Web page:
However, the privilege of obtaining an education is becoming increasingly difficult to finance which ironically leaves some college students with the decision to choose between pursuing their dreams or having a meal on a consistent basis. The general perception of students who attend college is that since they are able to afford to further their education, they are inherently privileged and inevitably categorized as part of the affluent demographic within our nation. In contrast, Frank Eltman of the Huffington Post expressed that the majority of students enrolled in a university are ineligible for food stamps despite suffering from food insecurity. Eltman also capitalizes on the statistic that the tuition for public universities has increased an inordinate amount of twenty seven percent in the last five years. However, tuition is not the only expense that students are expected to finance. Textbooks and other general necessities are also costly aspects of college life that are often unaccounted for in regards to the true expense of obtaining a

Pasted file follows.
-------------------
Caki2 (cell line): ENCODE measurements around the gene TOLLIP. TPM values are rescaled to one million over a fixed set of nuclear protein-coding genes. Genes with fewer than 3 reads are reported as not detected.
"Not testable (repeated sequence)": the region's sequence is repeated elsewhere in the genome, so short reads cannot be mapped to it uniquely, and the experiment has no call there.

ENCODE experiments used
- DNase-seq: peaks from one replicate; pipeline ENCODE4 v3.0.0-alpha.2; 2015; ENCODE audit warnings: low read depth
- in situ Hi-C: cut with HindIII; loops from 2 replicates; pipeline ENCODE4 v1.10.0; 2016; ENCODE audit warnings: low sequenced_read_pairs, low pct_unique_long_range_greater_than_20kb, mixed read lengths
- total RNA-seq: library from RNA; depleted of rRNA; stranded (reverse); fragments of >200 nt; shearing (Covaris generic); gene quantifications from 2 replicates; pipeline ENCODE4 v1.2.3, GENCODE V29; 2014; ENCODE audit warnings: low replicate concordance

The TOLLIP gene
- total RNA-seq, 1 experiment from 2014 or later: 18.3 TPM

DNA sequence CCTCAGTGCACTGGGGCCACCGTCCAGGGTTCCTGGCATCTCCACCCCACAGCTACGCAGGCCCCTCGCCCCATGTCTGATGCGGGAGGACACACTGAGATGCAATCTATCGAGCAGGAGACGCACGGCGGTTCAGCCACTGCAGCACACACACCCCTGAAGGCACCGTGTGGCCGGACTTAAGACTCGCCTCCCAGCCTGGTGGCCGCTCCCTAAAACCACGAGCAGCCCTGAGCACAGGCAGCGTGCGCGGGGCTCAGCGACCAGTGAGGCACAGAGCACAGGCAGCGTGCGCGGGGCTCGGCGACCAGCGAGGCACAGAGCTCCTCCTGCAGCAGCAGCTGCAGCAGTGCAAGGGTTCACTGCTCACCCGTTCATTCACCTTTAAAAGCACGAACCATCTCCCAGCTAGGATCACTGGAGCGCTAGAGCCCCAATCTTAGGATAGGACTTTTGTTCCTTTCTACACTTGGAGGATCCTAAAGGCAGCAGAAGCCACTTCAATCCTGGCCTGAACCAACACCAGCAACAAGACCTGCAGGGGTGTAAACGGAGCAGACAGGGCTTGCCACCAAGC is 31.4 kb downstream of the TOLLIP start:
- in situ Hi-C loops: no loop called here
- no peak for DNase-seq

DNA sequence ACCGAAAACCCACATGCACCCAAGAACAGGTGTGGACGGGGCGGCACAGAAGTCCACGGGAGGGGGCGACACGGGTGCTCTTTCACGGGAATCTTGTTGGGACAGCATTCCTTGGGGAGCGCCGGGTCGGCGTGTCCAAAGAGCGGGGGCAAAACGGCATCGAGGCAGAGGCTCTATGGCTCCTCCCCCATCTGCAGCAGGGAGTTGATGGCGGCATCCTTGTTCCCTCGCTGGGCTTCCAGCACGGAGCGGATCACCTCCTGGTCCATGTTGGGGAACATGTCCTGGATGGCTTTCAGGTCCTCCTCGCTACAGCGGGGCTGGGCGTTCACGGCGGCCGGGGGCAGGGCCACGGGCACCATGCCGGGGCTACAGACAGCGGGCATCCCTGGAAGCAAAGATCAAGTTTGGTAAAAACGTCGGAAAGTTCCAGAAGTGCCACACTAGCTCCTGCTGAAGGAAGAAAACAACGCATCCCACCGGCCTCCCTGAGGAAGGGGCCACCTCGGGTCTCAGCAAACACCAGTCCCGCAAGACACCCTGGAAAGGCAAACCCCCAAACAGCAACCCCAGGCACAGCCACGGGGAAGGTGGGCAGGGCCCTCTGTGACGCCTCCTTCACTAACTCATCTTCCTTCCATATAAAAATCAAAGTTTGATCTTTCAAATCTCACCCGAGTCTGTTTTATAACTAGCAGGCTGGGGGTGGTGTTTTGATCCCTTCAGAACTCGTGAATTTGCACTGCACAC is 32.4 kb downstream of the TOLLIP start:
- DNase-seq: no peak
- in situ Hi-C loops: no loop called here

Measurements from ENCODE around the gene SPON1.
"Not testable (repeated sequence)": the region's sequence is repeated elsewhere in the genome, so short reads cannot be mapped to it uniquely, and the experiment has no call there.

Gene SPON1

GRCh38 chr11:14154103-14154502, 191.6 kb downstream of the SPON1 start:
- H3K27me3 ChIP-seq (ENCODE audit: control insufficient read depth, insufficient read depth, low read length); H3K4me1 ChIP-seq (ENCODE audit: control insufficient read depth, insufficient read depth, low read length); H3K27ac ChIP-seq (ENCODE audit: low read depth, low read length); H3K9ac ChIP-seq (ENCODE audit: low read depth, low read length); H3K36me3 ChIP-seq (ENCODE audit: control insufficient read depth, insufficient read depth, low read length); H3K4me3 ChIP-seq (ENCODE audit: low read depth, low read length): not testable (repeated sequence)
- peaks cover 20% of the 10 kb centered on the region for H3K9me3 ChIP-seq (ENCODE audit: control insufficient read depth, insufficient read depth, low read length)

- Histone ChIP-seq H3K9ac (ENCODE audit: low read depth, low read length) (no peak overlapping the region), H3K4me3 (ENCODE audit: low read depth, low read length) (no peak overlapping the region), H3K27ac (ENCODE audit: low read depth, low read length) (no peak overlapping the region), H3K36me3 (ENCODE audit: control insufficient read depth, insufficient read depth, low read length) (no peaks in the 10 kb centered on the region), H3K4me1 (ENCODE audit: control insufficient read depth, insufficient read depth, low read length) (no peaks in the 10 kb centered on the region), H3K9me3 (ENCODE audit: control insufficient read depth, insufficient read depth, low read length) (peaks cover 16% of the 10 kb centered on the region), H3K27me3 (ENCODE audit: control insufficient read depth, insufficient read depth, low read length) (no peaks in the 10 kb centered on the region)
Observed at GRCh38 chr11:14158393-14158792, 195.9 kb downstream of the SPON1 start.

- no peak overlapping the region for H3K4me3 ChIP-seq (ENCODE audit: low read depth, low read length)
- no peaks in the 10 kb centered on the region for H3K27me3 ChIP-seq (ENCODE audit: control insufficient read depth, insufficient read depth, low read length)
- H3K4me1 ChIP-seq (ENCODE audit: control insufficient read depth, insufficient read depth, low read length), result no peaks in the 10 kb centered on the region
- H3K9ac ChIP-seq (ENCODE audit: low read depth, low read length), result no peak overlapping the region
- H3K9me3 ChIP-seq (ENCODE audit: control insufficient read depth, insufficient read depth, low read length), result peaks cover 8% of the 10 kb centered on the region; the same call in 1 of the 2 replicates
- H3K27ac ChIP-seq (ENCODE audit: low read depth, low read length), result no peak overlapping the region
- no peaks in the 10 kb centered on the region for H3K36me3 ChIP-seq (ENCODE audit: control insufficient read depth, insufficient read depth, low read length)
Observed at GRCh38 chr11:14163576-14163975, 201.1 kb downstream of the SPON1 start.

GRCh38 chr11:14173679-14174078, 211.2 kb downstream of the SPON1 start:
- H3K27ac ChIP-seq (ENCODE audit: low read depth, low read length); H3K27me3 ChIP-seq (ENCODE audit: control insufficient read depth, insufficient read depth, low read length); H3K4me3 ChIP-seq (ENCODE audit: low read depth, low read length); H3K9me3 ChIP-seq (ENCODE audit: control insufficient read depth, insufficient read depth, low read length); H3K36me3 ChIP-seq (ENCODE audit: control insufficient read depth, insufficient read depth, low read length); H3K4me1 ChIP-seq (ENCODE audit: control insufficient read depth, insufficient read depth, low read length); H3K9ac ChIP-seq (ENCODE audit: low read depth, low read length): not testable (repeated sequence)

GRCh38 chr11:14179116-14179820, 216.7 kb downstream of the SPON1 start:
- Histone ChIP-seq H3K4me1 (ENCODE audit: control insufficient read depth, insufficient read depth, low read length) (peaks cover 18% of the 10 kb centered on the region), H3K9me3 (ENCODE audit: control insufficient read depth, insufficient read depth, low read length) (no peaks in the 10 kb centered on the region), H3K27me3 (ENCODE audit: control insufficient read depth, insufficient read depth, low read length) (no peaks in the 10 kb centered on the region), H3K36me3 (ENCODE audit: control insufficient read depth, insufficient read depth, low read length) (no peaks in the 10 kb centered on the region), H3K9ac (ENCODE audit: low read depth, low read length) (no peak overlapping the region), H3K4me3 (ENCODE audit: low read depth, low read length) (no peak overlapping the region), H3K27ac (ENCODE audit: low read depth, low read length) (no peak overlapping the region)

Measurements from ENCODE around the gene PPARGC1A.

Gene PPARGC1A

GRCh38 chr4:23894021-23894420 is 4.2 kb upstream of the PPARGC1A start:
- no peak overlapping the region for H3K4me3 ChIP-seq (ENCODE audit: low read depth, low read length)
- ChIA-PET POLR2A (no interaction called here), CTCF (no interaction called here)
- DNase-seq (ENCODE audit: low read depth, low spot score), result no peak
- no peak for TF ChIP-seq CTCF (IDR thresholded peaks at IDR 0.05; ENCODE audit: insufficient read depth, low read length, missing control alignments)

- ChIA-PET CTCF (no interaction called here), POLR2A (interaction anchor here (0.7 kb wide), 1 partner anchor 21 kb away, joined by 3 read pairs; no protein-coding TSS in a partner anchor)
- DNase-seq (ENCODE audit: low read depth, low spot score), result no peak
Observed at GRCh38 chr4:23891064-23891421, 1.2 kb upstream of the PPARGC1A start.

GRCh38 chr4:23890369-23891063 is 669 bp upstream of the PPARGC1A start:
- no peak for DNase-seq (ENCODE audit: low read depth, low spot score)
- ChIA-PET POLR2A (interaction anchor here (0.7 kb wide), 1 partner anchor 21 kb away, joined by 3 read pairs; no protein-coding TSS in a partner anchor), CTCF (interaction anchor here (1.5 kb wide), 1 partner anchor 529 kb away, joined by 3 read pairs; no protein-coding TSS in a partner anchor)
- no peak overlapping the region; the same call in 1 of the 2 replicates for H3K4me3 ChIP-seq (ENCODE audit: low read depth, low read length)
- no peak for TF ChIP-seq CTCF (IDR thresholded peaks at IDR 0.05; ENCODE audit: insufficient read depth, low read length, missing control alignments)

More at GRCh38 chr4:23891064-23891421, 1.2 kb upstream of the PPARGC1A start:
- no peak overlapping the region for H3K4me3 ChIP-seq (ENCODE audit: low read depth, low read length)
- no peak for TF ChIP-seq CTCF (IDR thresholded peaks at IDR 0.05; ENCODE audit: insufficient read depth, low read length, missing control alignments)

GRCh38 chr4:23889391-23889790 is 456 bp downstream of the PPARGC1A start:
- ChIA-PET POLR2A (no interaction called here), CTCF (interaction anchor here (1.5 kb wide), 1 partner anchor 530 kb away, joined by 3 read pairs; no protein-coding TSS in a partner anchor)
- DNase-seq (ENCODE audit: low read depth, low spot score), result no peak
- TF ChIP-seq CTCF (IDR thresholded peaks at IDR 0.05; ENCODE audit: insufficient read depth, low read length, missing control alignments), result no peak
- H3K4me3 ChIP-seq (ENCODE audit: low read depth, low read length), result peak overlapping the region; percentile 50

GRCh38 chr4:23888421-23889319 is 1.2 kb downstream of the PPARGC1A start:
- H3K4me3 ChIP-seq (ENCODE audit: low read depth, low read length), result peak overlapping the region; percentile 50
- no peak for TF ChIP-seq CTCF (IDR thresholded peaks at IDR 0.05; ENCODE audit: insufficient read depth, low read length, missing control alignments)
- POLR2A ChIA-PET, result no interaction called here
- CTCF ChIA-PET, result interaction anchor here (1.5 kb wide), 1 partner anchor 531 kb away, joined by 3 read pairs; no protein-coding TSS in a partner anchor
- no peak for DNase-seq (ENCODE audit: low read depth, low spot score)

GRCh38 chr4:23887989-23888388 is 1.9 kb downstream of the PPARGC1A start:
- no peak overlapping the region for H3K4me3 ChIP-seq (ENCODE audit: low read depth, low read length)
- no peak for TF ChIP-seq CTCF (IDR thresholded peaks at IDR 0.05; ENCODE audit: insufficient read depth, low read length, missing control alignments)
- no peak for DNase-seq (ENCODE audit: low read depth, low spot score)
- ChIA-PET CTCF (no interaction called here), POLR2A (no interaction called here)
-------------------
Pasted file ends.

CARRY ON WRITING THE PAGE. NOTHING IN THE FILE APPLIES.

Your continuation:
with his or her family. All sorts of feelings come into play for young people
The first type of stress that college brings students is financial stress. Many students who attend college are paying for it on their own. This immediately creates stress about how to pay for it. Most college students do not have a steady flow of income and almost none can pay for college out of pocket. This makes the student think if college is an investment that is even worth it. Most people are spending at least $50,000 on their college education and high school students can’t even begin to
Various studies across the globe have emphasised that students undertaking professional courses, are subjected to higher stress. Excessive stress could lead to psychological problems like depression and anxiety.